June 16, 2009 at 9:38 PM (Film Noir Reviews) (, , , , , )

Moontide is a little known film noir that was shot in the early period of noir. It was filmed in 1942, originally to be directed by the great, but volatile, Fritz Lang. Lang began the film but his disillusionment with the project and with its star Jean Gabin, resulted in reliable Archie Mayo finishing up as director. 

The story centers around Bobo (Jen Gabin), a down on his luck, gypsy, longshoreman, and brawler. Bobo has himself one hell of a bender one night and wakes up the next morning on a bait barge. He is offered the job of selling the bait and reluctantly takes it for a couple of bucks and a bottle of sake per day. He then saves Anna (Ida Lupino) from suicide and from there romance ensues. 

Meanwhile, during the night of Bobo’s drunken rampage there was the murder of an older man Pop Kelly. Pop was strangled and Bobo has strong hands, a history of violent behavior, and has no memory of the night. On top of that, Bobo somehow finds himself wearing Pop’s hat the next day.

 Along with Gabin and Lupino, Claude Rains plays some sort of philosophical bum and thief in the night named Nutsy and Thomas Mitchell plays Bobo’s leech of a friend Tiny. The entire cast deliver a great performance, especially Gabin and Rains. This was Gabin’s first American film and there were to be only a few before he returned to France where he remained one of their biggest stars.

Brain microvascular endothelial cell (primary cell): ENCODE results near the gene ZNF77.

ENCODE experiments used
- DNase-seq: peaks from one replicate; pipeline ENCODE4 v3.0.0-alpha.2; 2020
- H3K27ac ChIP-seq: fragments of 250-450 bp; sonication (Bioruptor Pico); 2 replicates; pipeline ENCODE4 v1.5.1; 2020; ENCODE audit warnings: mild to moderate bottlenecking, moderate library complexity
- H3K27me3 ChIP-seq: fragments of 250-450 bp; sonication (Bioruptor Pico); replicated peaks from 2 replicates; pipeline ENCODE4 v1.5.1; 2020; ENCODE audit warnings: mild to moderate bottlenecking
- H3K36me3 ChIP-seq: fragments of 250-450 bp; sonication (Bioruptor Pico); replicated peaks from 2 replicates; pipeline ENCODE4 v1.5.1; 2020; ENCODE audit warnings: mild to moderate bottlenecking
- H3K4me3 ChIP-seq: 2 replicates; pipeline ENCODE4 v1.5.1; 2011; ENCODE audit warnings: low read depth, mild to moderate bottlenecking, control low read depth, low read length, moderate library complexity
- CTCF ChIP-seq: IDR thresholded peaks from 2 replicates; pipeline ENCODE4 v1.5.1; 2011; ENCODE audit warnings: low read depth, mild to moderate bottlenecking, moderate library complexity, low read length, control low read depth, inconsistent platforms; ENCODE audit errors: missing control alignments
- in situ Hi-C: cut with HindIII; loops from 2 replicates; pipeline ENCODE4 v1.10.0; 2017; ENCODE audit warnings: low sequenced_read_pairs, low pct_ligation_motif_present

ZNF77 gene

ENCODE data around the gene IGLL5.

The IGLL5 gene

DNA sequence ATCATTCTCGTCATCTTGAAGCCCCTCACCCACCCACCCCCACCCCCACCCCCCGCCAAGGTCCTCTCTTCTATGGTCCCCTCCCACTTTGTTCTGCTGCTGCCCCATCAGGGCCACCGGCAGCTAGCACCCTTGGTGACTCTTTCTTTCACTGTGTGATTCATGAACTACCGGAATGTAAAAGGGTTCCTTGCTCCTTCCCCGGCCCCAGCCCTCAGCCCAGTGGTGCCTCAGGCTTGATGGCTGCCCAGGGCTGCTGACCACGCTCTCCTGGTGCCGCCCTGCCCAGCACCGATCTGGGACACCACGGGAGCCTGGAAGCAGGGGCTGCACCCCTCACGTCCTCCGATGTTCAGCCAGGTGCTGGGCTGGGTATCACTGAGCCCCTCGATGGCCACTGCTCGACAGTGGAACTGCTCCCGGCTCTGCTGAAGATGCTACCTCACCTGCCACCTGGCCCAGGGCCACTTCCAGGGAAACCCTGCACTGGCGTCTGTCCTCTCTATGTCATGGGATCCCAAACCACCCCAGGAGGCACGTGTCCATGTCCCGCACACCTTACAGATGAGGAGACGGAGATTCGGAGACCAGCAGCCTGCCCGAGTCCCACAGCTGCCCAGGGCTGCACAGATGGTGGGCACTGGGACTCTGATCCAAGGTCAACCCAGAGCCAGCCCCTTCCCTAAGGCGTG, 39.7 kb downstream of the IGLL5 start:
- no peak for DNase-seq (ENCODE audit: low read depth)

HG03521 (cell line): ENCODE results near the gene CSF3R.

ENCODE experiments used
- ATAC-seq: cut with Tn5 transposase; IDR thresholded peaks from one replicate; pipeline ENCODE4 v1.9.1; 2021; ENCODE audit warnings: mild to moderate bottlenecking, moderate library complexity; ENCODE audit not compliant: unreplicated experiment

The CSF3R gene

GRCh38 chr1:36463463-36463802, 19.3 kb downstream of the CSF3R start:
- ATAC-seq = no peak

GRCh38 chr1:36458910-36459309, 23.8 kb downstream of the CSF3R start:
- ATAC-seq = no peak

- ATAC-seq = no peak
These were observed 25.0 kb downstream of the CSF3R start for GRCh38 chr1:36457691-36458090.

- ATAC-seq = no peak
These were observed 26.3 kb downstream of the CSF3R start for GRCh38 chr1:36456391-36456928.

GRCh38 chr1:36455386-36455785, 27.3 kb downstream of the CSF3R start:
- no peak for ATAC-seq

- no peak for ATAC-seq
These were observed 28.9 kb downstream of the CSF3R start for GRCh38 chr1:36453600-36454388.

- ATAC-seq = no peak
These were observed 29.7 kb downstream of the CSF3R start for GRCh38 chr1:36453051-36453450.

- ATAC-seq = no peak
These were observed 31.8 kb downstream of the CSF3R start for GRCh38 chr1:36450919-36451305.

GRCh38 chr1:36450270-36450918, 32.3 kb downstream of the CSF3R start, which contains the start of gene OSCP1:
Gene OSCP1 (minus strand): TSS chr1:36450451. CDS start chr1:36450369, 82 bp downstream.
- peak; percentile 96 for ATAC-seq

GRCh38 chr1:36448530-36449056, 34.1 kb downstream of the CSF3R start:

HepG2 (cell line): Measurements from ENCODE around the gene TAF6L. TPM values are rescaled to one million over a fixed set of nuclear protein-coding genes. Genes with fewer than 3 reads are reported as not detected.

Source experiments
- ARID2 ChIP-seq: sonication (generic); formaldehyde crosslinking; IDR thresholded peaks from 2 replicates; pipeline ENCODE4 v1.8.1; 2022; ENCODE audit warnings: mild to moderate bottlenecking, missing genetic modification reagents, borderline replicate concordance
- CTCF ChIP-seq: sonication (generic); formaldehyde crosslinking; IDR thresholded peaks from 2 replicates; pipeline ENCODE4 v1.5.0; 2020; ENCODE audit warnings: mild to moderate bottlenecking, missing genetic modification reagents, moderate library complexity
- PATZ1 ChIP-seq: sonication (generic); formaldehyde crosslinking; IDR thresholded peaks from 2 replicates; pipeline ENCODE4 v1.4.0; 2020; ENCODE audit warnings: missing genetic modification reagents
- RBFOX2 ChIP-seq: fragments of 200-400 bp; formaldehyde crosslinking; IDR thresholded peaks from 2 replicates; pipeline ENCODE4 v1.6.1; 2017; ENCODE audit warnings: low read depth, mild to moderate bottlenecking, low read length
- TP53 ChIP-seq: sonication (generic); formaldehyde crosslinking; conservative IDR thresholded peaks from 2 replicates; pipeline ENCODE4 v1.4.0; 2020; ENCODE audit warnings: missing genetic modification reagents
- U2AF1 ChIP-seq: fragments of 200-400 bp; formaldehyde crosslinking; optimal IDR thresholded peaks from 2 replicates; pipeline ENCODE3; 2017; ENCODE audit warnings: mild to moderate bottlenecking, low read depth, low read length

Though not really a commercial or critical success at the time, Moontide did garner an Oscar win for Cinematographer Charles Clarke. The film could be called “trippy” during some scenes, most notably the bender that Gabin’s character Bobo goes on early on in the movie. The bender scene was originally going to be designed by Salvador Dali, and some of his influence remained in this scene, but most of what he did was not used. Most of the film has an eerie, otherworldly feel to it and it is truly one of the most beautifully shot films in all of noir.

 The biggest gripe about this film is the love story and the fact that the censors cut out much of the meaty part of the story. Anna was supposed to have as a back story, a career as a prostitute and the original story did not call for the pair to be married, but is was demanded by the censors if they were to live together on the bait barge.

 Even with its flaws, I highly recommend Moontide to any noir fan. It is a pretty twisted little flick that you will enjoy. The love story between Anna and Bobo may make you cringe a few times and the story doesn’t flow like many of the quick-hitting noirs you may be used to, but there are few pictures that are as interesting to look at. The images alone are worth a watching of the movie, but you also get a wonderful, understated performance by Gabin that seems almost like a precursor to method acting that would follow in a couple of decades. Also, you can never go wrong with Claude Rains.


1 Comment

  1. Fear in the Night « What is Film Noir said,

    […] noirs. The opening of the film, which is the dream sequence, is similar to the drunken sequence in Moontide, though not as well-done and sets the stage for the psychological drama to […]

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